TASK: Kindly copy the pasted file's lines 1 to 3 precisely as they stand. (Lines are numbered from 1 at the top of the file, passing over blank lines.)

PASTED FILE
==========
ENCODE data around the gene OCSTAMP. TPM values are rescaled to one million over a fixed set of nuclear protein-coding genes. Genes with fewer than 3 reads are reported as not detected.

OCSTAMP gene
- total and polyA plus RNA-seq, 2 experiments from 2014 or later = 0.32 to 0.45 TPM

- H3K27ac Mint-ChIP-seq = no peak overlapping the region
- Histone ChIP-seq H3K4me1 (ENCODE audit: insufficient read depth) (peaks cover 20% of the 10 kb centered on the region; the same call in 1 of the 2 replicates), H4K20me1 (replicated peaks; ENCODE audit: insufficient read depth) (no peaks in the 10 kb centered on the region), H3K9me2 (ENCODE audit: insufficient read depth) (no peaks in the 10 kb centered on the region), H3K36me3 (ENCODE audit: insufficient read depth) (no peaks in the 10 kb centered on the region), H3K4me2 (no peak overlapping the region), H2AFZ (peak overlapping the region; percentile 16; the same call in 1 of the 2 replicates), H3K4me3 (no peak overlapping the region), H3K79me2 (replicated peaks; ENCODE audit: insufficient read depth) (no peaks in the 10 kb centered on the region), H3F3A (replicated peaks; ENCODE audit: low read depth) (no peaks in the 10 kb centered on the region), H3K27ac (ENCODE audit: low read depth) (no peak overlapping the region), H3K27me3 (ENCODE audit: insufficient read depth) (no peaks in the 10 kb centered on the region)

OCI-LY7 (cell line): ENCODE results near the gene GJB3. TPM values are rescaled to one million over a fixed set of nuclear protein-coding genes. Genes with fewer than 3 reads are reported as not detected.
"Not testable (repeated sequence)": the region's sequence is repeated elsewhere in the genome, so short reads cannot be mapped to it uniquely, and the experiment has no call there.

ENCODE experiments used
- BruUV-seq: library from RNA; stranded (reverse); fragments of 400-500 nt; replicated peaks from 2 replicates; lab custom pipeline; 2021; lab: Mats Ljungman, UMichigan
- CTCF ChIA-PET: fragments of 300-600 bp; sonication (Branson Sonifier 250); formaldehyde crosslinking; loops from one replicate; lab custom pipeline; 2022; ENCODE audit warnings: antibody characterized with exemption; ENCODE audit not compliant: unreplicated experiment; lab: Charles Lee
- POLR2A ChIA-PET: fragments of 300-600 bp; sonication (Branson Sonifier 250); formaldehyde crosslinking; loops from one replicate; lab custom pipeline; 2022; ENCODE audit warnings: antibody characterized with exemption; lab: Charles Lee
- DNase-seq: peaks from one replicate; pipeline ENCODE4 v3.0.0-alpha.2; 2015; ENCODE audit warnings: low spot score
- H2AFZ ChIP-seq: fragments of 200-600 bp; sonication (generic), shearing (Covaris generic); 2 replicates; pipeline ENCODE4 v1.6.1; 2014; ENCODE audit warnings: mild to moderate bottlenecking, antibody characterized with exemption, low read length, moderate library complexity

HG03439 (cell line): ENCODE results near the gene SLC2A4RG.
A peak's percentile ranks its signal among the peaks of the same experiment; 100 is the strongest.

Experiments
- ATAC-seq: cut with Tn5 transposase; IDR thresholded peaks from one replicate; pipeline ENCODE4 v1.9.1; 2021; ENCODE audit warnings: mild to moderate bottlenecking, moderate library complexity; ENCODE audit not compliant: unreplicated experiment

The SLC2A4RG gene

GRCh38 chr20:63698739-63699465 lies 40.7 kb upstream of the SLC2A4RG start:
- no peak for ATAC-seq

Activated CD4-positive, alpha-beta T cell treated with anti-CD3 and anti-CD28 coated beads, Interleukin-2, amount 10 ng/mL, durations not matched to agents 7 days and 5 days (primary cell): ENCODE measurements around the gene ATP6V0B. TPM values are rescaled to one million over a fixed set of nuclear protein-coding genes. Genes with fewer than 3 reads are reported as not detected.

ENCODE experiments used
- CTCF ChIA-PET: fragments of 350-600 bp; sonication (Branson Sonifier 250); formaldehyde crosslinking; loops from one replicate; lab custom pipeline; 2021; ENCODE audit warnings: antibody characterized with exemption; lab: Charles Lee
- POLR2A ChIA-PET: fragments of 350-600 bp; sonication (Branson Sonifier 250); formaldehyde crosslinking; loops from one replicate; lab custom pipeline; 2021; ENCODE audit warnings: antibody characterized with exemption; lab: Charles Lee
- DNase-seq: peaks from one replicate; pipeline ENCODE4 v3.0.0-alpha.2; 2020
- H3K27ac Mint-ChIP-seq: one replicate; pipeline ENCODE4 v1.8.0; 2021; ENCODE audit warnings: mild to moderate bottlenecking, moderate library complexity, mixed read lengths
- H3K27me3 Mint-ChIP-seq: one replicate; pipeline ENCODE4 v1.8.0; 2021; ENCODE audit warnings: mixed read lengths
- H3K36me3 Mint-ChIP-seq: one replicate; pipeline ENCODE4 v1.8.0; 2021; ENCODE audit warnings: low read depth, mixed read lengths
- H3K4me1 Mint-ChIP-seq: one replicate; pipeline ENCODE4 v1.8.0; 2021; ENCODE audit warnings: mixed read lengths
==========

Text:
ENCODE data around the gene OCSTAMP. TPM values are rescaled to one million over a fixed set of nuclear protein-coding genes. Genes with fewer than 3 reads are reported as not detected.

OCSTAMP gene
- total and polyA plus RNA-seq, 2 experiments from 2014 or later = 0.32 to 0.45 TPM